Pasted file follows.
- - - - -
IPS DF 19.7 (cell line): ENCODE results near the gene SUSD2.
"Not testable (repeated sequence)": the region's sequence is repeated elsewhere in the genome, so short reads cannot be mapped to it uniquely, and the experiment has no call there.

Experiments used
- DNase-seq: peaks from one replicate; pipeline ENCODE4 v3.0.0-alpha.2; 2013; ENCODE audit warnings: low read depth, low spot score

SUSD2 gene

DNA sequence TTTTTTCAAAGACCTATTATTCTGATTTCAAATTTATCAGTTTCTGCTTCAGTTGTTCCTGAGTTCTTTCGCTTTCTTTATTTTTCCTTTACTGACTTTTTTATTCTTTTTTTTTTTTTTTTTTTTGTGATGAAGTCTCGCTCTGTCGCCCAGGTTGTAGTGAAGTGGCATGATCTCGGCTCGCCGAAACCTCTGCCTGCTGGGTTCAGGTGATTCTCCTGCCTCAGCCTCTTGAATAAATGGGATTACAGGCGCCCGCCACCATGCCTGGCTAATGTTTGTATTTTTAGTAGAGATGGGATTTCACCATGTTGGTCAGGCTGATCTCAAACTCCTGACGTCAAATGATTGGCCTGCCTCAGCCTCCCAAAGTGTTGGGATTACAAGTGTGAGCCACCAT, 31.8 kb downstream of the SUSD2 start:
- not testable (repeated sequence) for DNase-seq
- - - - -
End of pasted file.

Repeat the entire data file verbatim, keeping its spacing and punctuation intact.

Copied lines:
IPS DF 19.7 (cell line): ENCODE results near the gene SUSD2.
"Not testable (repeated sequence)": the region's sequence is repeated elsewhere in the genome, so short reads cannot be mapped to it uniquely, and the experiment has no call there.

Experiments used
- DNase-seq: peaks from one replicate; pipeline ENCODE4 v3.0.0-alpha.2; 2013; ENCODE audit warnings: low read depth, low spot score

SUSD2 gene

DNA sequence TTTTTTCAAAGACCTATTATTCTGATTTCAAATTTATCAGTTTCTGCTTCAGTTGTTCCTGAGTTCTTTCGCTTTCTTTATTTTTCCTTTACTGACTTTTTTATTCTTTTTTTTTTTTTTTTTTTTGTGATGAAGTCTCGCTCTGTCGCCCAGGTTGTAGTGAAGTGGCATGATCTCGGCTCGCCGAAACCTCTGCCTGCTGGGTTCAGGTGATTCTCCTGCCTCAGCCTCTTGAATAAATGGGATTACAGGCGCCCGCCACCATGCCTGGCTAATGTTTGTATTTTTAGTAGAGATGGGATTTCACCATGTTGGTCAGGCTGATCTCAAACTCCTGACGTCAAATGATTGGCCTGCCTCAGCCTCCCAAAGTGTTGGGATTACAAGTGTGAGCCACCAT, 31.8 kb downstream of the SUSD2 start:
- not testable (repeated sequence) for DNase-seq